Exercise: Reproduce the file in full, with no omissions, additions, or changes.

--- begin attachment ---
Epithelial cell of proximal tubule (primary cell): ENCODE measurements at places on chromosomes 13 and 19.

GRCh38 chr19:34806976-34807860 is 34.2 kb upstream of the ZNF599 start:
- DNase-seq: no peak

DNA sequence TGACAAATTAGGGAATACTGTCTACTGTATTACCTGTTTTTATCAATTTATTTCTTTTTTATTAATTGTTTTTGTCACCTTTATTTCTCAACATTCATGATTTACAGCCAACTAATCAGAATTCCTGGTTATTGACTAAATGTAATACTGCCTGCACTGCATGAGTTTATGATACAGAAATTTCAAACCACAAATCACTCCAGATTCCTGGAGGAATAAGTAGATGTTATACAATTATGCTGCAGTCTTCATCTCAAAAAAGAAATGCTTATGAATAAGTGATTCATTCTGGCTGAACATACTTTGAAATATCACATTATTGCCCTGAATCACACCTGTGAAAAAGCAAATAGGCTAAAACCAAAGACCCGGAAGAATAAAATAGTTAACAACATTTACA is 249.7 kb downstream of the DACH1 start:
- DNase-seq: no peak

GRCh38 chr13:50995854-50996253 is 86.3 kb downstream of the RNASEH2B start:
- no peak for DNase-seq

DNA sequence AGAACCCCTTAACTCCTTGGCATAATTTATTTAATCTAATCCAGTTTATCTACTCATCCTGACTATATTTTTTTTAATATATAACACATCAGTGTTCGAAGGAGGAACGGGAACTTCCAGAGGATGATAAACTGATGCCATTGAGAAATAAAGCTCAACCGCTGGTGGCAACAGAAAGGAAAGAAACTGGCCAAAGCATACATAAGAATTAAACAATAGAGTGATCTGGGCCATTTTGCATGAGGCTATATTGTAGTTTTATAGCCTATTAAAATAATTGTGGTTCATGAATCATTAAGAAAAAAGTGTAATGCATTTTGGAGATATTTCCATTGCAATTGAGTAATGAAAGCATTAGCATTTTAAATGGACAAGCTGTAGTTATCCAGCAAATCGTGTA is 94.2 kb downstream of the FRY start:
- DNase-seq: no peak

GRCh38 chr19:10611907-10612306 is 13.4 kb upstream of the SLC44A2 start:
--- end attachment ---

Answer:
Epithelial cell of proximal tubule (primary cell): ENCODE measurements at places on chromosomes 13 and 19.

GRCh38 chr19:34806976-34807860 is 34.2 kb upstream of the ZNF599 start:
- DNase-seq: no peak

DNA sequence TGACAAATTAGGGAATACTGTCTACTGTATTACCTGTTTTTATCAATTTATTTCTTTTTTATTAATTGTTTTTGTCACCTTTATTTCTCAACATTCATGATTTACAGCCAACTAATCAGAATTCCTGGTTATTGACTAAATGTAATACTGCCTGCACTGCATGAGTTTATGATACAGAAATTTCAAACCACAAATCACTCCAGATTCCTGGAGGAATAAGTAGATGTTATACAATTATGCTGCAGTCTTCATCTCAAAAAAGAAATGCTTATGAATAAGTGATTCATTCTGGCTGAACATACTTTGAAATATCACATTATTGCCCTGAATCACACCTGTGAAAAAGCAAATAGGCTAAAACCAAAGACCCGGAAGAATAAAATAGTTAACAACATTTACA is 249.7 kb downstream of the DACH1 start:
- DNase-seq: no peak

GRCh38 chr13:50995854-50996253 is 86.3 kb downstream of the RNASEH2B start:
- no peak for DNase-seq

DNA sequence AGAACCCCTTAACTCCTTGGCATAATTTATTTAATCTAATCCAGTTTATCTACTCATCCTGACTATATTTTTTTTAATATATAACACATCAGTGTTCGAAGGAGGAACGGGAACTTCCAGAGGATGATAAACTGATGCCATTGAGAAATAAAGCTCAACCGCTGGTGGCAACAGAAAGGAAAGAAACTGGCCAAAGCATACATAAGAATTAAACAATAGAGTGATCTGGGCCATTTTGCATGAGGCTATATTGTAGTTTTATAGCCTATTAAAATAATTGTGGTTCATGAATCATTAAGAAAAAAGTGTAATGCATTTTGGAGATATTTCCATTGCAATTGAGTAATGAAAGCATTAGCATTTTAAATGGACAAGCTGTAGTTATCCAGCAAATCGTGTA is 94.2 kb downstream of the FRY start:
- DNase-seq: no peak

GRCh38 chr19:10611907-10612306 is 13.4 kb upstream of the SLC44A2 start: